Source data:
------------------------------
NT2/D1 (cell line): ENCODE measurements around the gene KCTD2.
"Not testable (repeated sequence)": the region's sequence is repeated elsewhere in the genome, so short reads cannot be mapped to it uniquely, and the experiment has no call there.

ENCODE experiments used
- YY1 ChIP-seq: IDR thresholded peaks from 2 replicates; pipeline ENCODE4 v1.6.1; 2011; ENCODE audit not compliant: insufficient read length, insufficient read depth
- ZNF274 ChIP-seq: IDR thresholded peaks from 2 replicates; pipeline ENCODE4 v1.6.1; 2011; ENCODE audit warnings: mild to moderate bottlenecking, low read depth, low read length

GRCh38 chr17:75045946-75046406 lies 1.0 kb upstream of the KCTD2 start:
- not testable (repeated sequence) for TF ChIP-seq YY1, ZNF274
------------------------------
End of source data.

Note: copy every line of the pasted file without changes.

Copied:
NT2/D1 (cell line): ENCODE measurements around the gene KCTD2.
"Not testable (repeated sequence)": the region's sequence is repeated elsewhere in the genome, so short reads cannot be mapped to it uniquely, and the experiment has no call there.

ENCODE experiments used
- YY1 ChIP-seq: IDR thresholded peaks from 2 replicates; pipeline ENCODE4 v1.6.1; 2011; ENCODE audit not compliant: insufficient read length, insufficient read depth
- ZNF274 ChIP-seq: IDR thresholded peaks from 2 replicates; pipeline ENCODE4 v1.6.1; 2011; ENCODE audit warnings: mild to moderate bottlenecking, low read depth, low read length

GRCh38 chr17:75045946-75046406 lies 1.0 kb upstream of the KCTD2 start:
- not testable (repeated sequence) for TF ChIP-seq YY1, ZNF274